Love #40, I Wish We Had Never Met
They were riding his horse. Black as night with a white blaze across its chest. Rising and falling slowly as the stallion flew like the wind. His arm was loose around her waist, like snow-tipped mountains around fields of gold.
Suddenly she was gone. But he rode on alone. Through green meadows full of gazelles, past cloisters for monks, through deserts, past caravans, and camels, over the cobbled streets of a hundred cities, into gardens aflame. She woke eyes wild and open. Slowly she settled back, tossing and turning.
This time she threw a bottle of Vodka at him and then stepped back, arms on hips, her black and white eyes flashing dangerously. For a moment it was beautiful and dramatic. But then it all went wrong. She tripped over the cat, and he ducked the bottle. They all ended on the floor. She imagined him calling her “random, unfortunate and frustrating,” which were all things she secretly called herself. She heard the wind whispering. “I wish we had never met.” She felt her heart about to break.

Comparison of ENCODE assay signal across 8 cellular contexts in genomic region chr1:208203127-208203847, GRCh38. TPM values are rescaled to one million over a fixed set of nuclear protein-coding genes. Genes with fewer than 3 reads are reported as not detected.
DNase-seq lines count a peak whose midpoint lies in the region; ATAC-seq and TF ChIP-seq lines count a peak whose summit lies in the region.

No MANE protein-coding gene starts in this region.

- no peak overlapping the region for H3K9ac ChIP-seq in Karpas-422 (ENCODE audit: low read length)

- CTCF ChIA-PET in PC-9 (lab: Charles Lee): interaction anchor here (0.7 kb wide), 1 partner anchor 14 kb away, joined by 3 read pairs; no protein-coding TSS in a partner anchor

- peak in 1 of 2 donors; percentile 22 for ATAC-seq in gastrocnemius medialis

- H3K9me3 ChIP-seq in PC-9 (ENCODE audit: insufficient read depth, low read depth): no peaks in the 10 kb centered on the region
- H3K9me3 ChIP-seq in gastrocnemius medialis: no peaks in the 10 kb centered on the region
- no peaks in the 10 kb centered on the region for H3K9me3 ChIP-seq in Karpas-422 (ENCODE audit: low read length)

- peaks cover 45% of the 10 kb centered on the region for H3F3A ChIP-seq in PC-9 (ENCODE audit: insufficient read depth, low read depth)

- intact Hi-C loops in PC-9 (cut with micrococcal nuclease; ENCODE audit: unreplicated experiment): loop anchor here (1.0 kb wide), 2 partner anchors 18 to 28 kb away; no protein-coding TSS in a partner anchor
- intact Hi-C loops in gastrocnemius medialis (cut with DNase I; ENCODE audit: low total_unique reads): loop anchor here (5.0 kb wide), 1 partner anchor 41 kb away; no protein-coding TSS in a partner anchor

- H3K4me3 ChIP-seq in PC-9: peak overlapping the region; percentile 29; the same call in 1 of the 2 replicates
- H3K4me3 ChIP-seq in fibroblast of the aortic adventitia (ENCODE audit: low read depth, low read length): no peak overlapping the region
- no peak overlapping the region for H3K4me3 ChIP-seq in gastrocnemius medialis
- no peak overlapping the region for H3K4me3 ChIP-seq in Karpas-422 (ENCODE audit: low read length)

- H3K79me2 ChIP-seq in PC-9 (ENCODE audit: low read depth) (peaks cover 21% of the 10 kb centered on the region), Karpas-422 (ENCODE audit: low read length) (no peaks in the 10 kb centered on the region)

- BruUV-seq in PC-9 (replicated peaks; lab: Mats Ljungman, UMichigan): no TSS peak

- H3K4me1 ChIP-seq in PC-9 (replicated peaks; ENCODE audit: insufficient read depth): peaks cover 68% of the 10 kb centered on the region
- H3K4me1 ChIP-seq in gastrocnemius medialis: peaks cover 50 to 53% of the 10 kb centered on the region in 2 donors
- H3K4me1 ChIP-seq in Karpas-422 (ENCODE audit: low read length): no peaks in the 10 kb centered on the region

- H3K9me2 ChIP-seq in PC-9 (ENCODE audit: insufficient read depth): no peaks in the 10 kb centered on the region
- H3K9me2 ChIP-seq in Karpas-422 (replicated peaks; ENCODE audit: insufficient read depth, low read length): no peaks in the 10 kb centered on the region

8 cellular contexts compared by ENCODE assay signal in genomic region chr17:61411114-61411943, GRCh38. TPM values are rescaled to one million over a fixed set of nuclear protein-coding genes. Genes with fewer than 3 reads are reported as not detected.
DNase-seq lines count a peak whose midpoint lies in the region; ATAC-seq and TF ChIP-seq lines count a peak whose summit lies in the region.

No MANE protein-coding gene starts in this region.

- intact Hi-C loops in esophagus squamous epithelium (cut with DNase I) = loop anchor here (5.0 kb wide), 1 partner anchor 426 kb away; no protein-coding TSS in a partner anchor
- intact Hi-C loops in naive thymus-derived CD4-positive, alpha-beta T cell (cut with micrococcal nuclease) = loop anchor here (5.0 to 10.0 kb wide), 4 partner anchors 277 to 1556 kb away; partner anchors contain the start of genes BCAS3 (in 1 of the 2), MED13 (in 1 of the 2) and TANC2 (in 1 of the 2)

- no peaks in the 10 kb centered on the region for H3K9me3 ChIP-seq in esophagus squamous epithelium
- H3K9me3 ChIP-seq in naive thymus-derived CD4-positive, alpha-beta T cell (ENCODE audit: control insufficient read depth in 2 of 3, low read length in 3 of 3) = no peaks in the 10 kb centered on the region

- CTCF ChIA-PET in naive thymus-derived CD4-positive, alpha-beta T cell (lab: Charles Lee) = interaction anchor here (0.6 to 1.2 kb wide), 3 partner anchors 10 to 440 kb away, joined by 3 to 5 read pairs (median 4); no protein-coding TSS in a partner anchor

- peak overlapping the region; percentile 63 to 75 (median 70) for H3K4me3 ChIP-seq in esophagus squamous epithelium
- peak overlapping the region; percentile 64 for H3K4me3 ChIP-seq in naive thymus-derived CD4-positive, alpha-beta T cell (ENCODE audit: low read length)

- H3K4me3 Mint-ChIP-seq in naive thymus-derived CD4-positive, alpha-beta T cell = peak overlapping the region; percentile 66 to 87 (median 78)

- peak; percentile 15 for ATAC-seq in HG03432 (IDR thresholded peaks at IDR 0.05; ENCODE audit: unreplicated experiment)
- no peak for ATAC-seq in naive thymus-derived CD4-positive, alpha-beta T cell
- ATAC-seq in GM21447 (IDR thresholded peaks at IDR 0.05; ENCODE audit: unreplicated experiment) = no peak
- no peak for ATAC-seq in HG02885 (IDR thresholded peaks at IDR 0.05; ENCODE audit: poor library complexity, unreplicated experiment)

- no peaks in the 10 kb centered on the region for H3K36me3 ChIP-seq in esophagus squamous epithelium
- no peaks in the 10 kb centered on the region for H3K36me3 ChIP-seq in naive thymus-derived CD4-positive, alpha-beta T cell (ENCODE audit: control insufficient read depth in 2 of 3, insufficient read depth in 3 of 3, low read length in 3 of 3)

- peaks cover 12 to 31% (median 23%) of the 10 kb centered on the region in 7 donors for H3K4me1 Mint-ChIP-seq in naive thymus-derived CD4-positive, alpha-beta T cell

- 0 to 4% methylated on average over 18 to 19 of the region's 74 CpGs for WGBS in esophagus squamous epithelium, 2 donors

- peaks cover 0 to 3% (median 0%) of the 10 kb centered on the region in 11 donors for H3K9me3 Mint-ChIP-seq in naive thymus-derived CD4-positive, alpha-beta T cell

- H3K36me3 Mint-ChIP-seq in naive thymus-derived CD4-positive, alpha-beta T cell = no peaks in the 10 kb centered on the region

She did not want to hurt him. She just wanted him to pay attention. To her. She did not want to hurt the Vodka either, but sometimes bad things happen. So the dream was rerun. This time she drank the Vodka first and threw a bottle topped up with water and lemon juice. That turned out worse.
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Notes: It is sometimes argued, persuasively, that love and hatred are two sides of the same coin and that the emotional investment in either state is indistinguishable. There is a strange asymmetry: one in love cannot contemplate hatred. One in hatred cannot contemplate love. Neither state may be reciprocated by the other subject - one can love or hate someone who has nothing but disinterest in you.